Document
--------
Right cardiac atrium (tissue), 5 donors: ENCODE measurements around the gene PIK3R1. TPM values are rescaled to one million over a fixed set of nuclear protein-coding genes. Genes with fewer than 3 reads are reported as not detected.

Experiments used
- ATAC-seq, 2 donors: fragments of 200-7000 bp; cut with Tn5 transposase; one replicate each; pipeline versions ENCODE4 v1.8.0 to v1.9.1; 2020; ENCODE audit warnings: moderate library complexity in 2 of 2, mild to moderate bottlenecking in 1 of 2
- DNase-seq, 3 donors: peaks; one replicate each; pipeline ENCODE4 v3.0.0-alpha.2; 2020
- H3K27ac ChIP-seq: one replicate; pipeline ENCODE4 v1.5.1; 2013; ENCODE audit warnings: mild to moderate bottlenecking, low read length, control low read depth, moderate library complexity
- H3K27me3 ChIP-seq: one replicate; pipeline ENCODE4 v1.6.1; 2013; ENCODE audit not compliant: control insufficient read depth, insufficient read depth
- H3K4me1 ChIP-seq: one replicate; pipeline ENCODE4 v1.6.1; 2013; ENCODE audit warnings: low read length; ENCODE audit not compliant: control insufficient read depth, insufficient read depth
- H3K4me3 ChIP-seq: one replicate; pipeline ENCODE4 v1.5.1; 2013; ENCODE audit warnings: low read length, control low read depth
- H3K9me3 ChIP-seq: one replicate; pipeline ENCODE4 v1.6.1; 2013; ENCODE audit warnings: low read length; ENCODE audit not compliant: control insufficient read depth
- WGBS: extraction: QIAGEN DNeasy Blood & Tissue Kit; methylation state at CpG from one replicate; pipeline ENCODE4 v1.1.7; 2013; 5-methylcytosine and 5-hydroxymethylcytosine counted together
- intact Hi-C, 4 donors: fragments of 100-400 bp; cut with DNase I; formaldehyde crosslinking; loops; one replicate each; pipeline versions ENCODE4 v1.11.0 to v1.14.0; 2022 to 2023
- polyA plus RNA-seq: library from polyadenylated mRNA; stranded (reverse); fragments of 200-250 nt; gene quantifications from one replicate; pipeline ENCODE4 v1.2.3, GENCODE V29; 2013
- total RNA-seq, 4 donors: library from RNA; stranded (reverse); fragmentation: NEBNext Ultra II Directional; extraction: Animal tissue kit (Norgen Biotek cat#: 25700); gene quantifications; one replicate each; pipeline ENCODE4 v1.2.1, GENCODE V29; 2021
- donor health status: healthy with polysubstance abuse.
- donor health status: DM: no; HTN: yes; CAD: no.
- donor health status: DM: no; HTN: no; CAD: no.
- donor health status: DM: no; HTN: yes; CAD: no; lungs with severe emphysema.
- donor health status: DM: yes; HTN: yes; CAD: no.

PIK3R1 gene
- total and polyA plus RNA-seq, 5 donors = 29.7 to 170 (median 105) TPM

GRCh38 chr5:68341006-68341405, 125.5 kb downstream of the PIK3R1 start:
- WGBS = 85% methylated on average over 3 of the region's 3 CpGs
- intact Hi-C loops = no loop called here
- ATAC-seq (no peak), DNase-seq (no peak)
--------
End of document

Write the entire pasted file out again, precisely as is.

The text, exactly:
Right cardiac atrium (tissue), 5 donors: ENCODE measurements around the gene PIK3R1. TPM values are rescaled to one million over a fixed set of nuclear protein-coding genes. Genes with fewer than 3 reads are reported as not detected.

Experiments used
- ATAC-seq, 2 donors: fragments of 200-7000 bp; cut with Tn5 transposase; one replicate each; pipeline versions ENCODE4 v1.8.0 to v1.9.1; 2020; ENCODE audit warnings: moderate library complexity in 2 of 2, mild to moderate bottlenecking in 1 of 2
- DNase-seq, 3 donors: peaks; one replicate each; pipeline ENCODE4 v3.0.0-alpha.2; 2020
- H3K27ac ChIP-seq: one replicate; pipeline ENCODE4 v1.5.1; 2013; ENCODE audit warnings: mild to moderate bottlenecking, low read length, control low read depth, moderate library complexity
- H3K27me3 ChIP-seq: one replicate; pipeline ENCODE4 v1.6.1; 2013; ENCODE audit not compliant: control insufficient read depth, insufficient read depth
- H3K4me1 ChIP-seq: one replicate; pipeline ENCODE4 v1.6.1; 2013; ENCODE audit warnings: low read length; ENCODE audit not compliant: control insufficient read depth, insufficient read depth
- H3K4me3 ChIP-seq: one replicate; pipeline ENCODE4 v1.5.1; 2013; ENCODE audit warnings: low read length, control low read depth
- H3K9me3 ChIP-seq: one replicate; pipeline ENCODE4 v1.6.1; 2013; ENCODE audit warnings: low read length; ENCODE audit not compliant: control insufficient read depth
- WGBS: extraction: QIAGEN DNeasy Blood & Tissue Kit; methylation state at CpG from one replicate; pipeline ENCODE4 v1.1.7; 2013; 5-methylcytosine and 5-hydroxymethylcytosine counted together
- intact Hi-C, 4 donors: fragments of 100-400 bp; cut with DNase I; formaldehyde crosslinking; loops; one replicate each; pipeline versions ENCODE4 v1.11.0 to v1.14.0; 2022 to 2023
- polyA plus RNA-seq: library from polyadenylated mRNA; stranded (reverse); fragments of 200-250 nt; gene quantifications from one replicate; pipeline ENCODE4 v1.2.3, GENCODE V29; 2013
- total RNA-seq, 4 donors: library from RNA; stranded (reverse); fragmentation: NEBNext Ultra II Directional; extraction: Animal tissue kit (Norgen Biotek cat#: 25700); gene quantifications; one replicate each; pipeline ENCODE4 v1.2.1, GENCODE V29; 2021
- donor health status: healthy with polysubstance abuse.
- donor health status: DM: no; HTN: yes; CAD: no.
- donor health status: DM: no; HTN: no; CAD: no.
- donor health status: DM: no; HTN: yes; CAD: no; lungs with severe emphysema.
- donor health status: DM: yes; HTN: yes; CAD: no.

PIK3R1 gene
- total and polyA plus RNA-seq, 5 donors = 29.7 to 170 (median 105) TPM

GRCh38 chr5:68341006-68341405, 125.5 kb downstream of the PIK3R1 start:
- WGBS = 85% methylated on average over 3 of the region's 3 CpGs
- intact Hi-C loops = no loop called here
- ATAC-seq (no peak), DNase-seq (no peak)